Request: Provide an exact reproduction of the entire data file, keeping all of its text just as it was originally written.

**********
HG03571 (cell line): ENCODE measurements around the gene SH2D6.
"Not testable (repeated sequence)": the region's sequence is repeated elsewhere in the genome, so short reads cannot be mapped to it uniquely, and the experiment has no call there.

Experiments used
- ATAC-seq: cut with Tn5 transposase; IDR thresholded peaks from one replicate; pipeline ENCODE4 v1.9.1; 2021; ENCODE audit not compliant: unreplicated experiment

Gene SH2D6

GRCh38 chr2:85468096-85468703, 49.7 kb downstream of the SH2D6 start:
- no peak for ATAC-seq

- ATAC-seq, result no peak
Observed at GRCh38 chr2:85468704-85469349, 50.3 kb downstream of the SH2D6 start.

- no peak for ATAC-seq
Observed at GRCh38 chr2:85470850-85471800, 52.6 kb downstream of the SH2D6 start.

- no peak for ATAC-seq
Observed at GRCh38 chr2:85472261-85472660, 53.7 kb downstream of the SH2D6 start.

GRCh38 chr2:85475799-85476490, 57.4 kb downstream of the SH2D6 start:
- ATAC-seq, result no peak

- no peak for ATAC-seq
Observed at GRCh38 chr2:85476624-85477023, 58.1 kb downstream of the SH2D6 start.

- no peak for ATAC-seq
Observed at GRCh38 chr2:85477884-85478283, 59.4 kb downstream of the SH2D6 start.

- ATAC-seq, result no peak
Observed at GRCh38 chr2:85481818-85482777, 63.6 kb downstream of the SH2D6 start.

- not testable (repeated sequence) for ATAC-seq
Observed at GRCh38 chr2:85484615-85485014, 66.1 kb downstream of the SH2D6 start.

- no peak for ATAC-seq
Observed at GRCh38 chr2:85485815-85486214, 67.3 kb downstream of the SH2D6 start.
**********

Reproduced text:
HG03571 (cell line): ENCODE measurements around the gene SH2D6.
"Not testable (repeated sequence)": the region's sequence is repeated elsewhere in the genome, so short reads cannot be mapped to it uniquely, and the experiment has no call there.

Experiments used
- ATAC-seq: cut with Tn5 transposase; IDR thresholded peaks from one replicate; pipeline ENCODE4 v1.9.1; 2021; ENCODE audit not compliant: unreplicated experiment

Gene SH2D6

GRCh38 chr2:85468096-85468703, 49.7 kb downstream of the SH2D6 start:
- no peak for ATAC-seq

- ATAC-seq, result no peak
Observed at GRCh38 chr2:85468704-85469349, 50.3 kb downstream of the SH2D6 start.

- no peak for ATAC-seq
Observed at GRCh38 chr2:85470850-85471800, 52.6 kb downstream of the SH2D6 start.

- no peak for ATAC-seq
Observed at GRCh38 chr2:85472261-85472660, 53.7 kb downstream of the SH2D6 start.

GRCh38 chr2:85475799-85476490, 57.4 kb downstream of the SH2D6 start:
- ATAC-seq, result no peak

- no peak for ATAC-seq
Observed at GRCh38 chr2:85476624-85477023, 58.1 kb downstream of the SH2D6 start.

- no peak for ATAC-seq
Observed at GRCh38 chr2:85477884-85478283, 59.4 kb downstream of the SH2D6 start.

- ATAC-seq, result no peak
Observed at GRCh38 chr2:85481818-85482777, 63.6 kb downstream of the SH2D6 start.

- not testable (repeated sequence) for ATAC-seq
Observed at GRCh38 chr2:85484615-85485014, 66.1 kb downstream of the SH2D6 start.

- no peak for ATAC-seq
Observed at GRCh38 chr2:85485815-85486214, 67.3 kb downstream of the SH2D6 start.